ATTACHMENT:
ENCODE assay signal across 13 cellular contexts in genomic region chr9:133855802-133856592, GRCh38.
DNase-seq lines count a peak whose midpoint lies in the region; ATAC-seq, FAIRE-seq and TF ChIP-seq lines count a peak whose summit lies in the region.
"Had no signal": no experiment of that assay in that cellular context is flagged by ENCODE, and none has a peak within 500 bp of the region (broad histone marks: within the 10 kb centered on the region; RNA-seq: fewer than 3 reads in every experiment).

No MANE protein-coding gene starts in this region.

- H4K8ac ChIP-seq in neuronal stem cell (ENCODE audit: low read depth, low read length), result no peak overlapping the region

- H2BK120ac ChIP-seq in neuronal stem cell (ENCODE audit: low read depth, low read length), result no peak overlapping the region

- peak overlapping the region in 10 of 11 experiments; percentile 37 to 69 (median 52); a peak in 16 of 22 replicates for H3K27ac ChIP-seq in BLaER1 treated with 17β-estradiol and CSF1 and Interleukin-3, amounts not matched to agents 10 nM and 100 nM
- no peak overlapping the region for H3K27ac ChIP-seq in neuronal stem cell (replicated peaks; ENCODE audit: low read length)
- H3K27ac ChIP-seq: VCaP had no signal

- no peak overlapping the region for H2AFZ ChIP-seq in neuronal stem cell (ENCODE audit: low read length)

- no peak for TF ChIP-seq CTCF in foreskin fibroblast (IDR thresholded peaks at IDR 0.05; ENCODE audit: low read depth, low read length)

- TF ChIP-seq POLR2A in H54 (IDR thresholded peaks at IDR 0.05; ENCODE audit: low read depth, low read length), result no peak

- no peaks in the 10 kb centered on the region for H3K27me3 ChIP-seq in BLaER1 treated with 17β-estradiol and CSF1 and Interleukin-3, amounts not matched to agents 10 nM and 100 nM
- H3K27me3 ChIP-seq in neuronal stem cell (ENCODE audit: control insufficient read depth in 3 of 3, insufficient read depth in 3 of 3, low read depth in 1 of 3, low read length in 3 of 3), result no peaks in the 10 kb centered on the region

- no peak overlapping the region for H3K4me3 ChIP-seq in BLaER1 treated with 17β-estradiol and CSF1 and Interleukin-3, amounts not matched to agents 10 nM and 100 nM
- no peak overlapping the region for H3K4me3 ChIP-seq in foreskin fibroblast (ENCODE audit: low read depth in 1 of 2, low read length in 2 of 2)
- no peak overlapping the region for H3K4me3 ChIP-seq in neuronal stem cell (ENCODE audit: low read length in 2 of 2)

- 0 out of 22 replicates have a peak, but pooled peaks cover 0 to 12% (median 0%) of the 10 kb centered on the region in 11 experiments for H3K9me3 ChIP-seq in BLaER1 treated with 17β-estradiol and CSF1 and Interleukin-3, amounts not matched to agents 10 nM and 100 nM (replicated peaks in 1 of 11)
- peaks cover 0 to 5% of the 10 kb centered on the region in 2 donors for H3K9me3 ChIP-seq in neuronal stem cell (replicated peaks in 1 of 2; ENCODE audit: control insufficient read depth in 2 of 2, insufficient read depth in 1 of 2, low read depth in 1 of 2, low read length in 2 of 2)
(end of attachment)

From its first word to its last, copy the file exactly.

ENCODE assay signal across 13 cellular contexts in genomic region chr9:133855802-133856592, GRCh38.
DNase-seq lines count a peak whose midpoint lies in the region; ATAC-seq, FAIRE-seq and TF ChIP-seq lines count a peak whose summit lies in the region.
"Had no signal": no experiment of that assay in that cellular context is flagged by ENCODE, and none has a peak within 500 bp of the region (broad histone marks: within the 10 kb centered on the region; RNA-seq: fewer than 3 reads in every experiment).

No MANE protein-coding gene starts in this region.

- H4K8ac ChIP-seq in neuronal stem cell (ENCODE audit: low read depth, low read length), result no peak overlapping the region

- H2BK120ac ChIP-seq in neuronal stem cell (ENCODE audit: low read depth, low read length), result no peak overlapping the region

- peak overlapping the region in 10 of 11 experiments; percentile 37 to 69 (median 52); a peak in 16 of 22 replicates for H3K27ac ChIP-seq in BLaER1 treated with 17β-estradiol and CSF1 and Interleukin-3, amounts not matched to agents 10 nM and 100 nM
- no peak overlapping the region for H3K27ac ChIP-seq in neuronal stem cell (replicated peaks; ENCODE audit: low read length)
- H3K27ac ChIP-seq: VCaP had no signal

- no peak overlapping the region for H2AFZ ChIP-seq in neuronal stem cell (ENCODE audit: low read length)

- no peak for TF ChIP-seq CTCF in foreskin fibroblast (IDR thresholded peaks at IDR 0.05; ENCODE audit: low read depth, low read length)

- TF ChIP-seq POLR2A in H54 (IDR thresholded peaks at IDR 0.05; ENCODE audit: low read depth, low read length), result no peak

- no peaks in the 10 kb centered on the region for H3K27me3 ChIP-seq in BLaER1 treated with 17β-estradiol and CSF1 and Interleukin-3, amounts not matched to agents 10 nM and 100 nM
- H3K27me3 ChIP-seq in neuronal stem cell (ENCODE audit: control insufficient read depth in 3 of 3, insufficient read depth in 3 of 3, low read depth in 1 of 3, low read length in 3 of 3), result no peaks in the 10 kb centered on the region

- no peak overlapping the region for H3K4me3 ChIP-seq in BLaER1 treated with 17β-estradiol and CSF1 and Interleukin-3, amounts not matched to agents 10 nM and 100 nM
- no peak overlapping the region for H3K4me3 ChIP-seq in foreskin fibroblast (ENCODE audit: low read depth in 1 of 2, low read length in 2 of 2)
- no peak overlapping the region for H3K4me3 ChIP-seq in neuronal stem cell (ENCODE audit: low read length in 2 of 2)

- 0 out of 22 replicates have a peak, but pooled peaks cover 0 to 12% (median 0%) of the 10 kb centered on the region in 11 experiments for H3K9me3 ChIP-seq in BLaER1 treated with 17β-estradiol and CSF1 and Interleukin-3, amounts not matched to agents 10 nM and 100 nM (replicated peaks in 1 of 11)
- peaks cover 0 to 5% of the 10 kb centered on the region in 2 donors for H3K9me3 ChIP-seq in neuronal stem cell (replicated peaks in 1 of 2; ENCODE audit: control insufficient read depth in 2 of 2, insufficient read depth in 1 of 2, low read depth in 1 of 2, low read length in 2 of 2)